Execs had other pet peeves. For example, Foster decries ads for TV shows in movie theaters. “My tentacles go up,” he says. “How is this possible?” Blake says that moviemakers face “a real challenge” overseas where theaters often mix ads with trailers. The trailer “is the lifeblood of producers and the marketing department” — and one of the top three reasons why people go to the movies. “It’s so important to play those trailers properly, lights down at showtime.” League, whose chain serves meals, also said that there’s “kickback” among consumers on concession pricing — especially the core staples. “Those prices do seem high to me,” he says. “You can get a pint of beer for less than it costs to buy a large soda.”

All I have to say is that I hardly ever go to movies anymore like I used to, simply because of shit like this.  I have an awesome huge television at home and can even do the 3D if I so desire, so why should I go and see a movie 3 or 4 months ahead of when I can otherwise do so at home, just to sit in a theater with a bunch of slack jawed imbeciles whipping out their phones at random.  Eff that noise!


Offline goflyblind

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i tend to go in the middle of the day, weeks after initial release (ahh, the grad student's life), so the theatre's usually pretty empty. in the last four years, i can only recall once noticing someone looking at their phone and i'm pretty sure that was during previews.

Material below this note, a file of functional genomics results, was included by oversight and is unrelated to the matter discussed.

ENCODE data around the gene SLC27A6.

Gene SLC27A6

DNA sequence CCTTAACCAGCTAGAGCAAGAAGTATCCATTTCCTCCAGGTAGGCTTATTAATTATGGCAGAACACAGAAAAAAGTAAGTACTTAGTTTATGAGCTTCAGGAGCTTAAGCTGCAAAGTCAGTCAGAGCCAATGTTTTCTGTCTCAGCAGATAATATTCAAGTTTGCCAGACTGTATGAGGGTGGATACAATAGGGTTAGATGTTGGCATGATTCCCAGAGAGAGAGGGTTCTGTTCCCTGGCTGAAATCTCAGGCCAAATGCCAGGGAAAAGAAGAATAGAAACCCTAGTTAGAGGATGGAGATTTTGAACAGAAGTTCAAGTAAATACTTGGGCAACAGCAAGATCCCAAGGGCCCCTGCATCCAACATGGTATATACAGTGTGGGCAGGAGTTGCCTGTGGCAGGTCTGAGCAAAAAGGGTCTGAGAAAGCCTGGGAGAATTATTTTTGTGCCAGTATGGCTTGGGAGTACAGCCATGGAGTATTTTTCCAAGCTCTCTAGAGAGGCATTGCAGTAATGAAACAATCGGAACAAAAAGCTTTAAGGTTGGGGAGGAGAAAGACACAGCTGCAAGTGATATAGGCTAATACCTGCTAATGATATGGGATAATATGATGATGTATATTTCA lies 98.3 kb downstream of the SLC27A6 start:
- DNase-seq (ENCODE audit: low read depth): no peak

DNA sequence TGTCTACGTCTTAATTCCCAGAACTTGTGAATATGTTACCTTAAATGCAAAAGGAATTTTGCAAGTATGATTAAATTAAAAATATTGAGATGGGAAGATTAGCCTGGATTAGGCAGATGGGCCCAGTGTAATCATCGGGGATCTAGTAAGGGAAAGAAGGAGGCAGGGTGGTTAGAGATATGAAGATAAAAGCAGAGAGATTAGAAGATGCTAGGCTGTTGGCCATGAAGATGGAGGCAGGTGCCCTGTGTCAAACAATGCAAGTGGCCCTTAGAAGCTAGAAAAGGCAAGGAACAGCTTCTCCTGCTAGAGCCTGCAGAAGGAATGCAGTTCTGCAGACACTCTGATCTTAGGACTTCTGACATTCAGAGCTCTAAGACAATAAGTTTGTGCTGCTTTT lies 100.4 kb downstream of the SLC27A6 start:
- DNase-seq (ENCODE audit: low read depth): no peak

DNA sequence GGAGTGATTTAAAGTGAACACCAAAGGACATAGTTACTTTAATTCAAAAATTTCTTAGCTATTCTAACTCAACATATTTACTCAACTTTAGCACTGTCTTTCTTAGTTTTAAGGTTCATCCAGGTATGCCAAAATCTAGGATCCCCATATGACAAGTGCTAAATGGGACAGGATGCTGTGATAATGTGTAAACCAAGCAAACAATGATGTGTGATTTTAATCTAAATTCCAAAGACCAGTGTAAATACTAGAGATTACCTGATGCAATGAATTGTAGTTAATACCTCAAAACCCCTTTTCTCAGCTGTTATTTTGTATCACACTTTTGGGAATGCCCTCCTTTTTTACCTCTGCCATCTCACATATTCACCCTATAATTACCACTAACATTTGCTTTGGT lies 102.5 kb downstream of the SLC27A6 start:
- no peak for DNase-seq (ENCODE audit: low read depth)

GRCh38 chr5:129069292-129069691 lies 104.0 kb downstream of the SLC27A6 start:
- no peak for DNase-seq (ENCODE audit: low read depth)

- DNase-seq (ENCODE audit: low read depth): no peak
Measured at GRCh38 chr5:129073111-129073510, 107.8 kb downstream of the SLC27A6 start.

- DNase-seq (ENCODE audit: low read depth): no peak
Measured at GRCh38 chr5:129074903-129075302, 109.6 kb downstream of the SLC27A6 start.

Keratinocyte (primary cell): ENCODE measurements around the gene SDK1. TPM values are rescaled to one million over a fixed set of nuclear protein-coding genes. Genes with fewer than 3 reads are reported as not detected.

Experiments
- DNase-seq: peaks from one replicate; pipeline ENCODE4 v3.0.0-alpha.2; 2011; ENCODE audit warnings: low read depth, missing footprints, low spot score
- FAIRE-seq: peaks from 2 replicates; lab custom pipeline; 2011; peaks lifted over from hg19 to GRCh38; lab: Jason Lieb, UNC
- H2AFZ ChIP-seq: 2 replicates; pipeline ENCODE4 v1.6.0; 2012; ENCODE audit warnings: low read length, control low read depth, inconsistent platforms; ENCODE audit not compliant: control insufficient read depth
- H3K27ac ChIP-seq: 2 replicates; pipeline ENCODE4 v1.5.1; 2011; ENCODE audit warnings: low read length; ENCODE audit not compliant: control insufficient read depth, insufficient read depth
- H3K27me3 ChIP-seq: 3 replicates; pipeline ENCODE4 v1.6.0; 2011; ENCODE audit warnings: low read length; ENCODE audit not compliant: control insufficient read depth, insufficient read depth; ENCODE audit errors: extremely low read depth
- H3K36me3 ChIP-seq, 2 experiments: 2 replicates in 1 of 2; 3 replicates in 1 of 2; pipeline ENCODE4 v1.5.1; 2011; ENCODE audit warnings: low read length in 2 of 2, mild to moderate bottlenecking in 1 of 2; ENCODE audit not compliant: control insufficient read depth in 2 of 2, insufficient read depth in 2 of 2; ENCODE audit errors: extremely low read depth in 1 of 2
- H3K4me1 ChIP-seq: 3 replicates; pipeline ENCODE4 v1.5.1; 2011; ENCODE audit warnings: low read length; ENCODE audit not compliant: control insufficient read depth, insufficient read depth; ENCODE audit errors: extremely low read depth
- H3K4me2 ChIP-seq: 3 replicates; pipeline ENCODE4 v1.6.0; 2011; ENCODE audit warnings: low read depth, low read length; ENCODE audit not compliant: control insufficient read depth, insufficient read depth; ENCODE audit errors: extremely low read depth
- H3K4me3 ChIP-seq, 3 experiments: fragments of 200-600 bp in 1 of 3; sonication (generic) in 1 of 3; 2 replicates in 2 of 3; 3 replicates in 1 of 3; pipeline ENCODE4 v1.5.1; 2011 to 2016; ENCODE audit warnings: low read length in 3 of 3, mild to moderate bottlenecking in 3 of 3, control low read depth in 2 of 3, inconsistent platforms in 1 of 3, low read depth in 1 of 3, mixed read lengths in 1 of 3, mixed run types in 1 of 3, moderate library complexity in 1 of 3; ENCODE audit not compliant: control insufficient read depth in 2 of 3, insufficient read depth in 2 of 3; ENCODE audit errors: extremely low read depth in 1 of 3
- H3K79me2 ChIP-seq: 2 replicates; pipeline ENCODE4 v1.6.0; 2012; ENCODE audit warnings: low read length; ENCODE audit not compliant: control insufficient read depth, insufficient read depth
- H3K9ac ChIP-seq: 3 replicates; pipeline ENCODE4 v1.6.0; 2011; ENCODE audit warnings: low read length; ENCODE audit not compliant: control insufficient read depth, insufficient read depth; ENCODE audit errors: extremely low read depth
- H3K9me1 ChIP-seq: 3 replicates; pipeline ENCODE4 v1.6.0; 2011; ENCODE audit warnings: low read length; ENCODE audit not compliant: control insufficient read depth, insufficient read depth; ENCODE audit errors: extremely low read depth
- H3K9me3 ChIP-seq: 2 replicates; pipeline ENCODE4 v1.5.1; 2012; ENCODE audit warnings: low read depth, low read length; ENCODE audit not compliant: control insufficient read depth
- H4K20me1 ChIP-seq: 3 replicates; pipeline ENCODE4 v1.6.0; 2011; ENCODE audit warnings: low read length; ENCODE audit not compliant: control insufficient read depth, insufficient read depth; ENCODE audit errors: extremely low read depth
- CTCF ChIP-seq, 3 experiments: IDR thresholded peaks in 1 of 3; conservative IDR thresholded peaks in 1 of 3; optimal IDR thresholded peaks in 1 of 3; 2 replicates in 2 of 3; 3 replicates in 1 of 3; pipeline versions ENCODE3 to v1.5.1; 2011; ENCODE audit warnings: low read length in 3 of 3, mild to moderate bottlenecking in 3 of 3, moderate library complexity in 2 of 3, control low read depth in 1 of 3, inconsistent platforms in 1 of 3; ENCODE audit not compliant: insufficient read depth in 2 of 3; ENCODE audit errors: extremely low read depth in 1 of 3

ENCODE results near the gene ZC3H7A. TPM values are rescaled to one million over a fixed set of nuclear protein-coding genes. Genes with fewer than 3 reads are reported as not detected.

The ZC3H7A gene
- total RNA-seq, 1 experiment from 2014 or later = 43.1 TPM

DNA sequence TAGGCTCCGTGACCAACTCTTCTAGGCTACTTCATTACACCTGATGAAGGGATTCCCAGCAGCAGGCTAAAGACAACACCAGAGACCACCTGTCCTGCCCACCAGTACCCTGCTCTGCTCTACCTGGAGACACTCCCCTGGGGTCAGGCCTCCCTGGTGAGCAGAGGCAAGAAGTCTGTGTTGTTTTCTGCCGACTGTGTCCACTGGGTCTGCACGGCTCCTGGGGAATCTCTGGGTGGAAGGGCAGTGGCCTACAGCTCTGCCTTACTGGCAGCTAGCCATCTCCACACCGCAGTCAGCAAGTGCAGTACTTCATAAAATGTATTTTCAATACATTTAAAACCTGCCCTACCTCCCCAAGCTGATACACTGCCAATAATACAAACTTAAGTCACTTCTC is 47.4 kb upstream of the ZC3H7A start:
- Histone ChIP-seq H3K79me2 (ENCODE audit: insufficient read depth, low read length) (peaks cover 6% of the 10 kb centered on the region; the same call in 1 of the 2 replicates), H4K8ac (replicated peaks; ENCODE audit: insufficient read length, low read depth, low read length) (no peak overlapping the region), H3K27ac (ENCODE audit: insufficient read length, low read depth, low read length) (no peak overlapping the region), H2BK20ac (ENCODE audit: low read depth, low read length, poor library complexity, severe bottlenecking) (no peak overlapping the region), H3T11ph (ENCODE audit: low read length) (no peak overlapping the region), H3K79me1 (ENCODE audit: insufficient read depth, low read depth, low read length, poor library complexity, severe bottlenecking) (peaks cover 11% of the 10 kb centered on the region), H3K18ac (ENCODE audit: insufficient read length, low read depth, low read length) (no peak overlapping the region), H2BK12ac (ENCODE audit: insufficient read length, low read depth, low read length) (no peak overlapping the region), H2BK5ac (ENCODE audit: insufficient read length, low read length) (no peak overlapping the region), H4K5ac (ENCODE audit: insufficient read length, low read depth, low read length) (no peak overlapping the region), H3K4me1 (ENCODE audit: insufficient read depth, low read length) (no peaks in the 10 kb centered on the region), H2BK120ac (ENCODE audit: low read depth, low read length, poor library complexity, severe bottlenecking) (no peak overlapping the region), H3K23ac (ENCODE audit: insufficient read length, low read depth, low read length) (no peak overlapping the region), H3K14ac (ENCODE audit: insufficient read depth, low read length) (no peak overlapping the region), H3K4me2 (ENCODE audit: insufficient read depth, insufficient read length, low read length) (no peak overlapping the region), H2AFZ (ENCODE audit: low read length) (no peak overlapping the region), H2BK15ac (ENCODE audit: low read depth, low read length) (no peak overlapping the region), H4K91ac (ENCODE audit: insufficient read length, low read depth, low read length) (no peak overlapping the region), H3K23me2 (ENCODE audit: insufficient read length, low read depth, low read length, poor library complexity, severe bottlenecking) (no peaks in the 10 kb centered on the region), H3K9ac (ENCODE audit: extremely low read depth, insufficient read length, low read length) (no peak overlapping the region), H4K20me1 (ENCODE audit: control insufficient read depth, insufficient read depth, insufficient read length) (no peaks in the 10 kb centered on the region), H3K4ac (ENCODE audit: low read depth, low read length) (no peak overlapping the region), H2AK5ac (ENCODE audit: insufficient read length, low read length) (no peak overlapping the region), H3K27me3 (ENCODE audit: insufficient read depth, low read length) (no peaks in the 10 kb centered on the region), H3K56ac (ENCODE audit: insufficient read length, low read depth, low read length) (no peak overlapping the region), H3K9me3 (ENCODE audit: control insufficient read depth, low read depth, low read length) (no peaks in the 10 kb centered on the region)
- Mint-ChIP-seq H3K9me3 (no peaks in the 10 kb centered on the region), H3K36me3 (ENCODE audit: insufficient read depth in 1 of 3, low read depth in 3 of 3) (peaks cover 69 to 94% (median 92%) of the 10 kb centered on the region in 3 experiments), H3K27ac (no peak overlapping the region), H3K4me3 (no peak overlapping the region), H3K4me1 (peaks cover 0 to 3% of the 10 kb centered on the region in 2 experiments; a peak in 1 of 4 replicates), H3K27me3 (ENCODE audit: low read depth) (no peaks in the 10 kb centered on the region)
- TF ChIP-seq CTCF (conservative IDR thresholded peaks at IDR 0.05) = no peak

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Offline Relaxing Dragon

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I've seen articles like this before, and it always bothers me. As many problems as most theater chains have these days (and they do have many), this is not one that's going to help.

Now, I admit, I honestly have not encountered too many people on phones when I go to the movies. It does happen that a light will come on every once in a while at a screening, but it's usually so fleeting I don't even notice. I do go to an awful lot of morning shows that aren't very crowded, yes, but I go to plenty of more normal, crowded showtimes, and it's still not the biggest issue. But extended texts and the occasional ring, that drives me batty. You're in here for two hours, it will not kill you to shut the thing off and pipe down.